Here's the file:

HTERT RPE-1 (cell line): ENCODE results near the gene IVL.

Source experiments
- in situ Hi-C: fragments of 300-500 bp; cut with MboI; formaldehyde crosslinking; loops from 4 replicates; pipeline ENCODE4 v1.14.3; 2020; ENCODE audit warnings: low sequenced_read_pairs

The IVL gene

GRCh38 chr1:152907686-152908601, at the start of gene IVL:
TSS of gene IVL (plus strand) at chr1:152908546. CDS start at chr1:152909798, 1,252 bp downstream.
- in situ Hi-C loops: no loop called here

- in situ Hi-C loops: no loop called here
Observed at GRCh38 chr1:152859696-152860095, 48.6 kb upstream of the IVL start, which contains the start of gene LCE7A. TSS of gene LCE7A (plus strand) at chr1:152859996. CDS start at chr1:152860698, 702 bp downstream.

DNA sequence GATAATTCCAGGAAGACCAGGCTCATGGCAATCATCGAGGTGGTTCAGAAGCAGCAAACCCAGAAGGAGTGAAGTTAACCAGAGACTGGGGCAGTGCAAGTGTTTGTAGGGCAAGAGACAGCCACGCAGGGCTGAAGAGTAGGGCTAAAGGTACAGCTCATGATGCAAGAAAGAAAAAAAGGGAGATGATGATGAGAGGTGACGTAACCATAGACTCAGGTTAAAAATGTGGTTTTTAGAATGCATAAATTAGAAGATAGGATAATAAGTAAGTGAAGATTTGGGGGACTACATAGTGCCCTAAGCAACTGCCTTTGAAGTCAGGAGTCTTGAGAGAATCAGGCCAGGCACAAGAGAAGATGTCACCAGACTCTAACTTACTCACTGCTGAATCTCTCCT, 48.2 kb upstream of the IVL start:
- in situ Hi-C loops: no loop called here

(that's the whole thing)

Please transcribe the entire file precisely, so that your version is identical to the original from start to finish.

HTERT RPE-1 (cell line): ENCODE results near the gene IVL.

Source experiments
- in situ Hi-C: fragments of 300-500 bp; cut with MboI; formaldehyde crosslinking; loops from 4 replicates; pipeline ENCODE4 v1.14.3; 2020; ENCODE audit warnings: low sequenced_read_pairs

The IVL gene

GRCh38 chr1:152907686-152908601, at the start of gene IVL:
TSS of gene IVL (plus strand) at chr1:152908546. CDS start at chr1:152909798, 1,252 bp downstream.
- in situ Hi-C loops: no loop called here

- in situ Hi-C loops: no loop called here
Observed at GRCh38 chr1:152859696-152860095, 48.6 kb upstream of the IVL start, which contains the start of gene LCE7A. TSS of gene LCE7A (plus strand) at chr1:152859996. CDS start at chr1:152860698, 702 bp downstream.

DNA sequence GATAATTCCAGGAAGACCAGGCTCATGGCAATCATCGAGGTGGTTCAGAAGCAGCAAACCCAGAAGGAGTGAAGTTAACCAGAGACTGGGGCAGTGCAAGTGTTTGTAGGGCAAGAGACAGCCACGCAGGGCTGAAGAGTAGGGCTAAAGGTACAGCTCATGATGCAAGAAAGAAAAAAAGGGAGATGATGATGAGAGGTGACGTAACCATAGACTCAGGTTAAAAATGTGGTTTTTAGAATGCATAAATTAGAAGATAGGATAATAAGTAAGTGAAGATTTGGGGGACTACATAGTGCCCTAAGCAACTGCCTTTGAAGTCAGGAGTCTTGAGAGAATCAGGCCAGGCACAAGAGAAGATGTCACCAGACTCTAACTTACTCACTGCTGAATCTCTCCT, 48.2 kb upstream of the IVL start:
- in situ Hi-C loops: no loop called here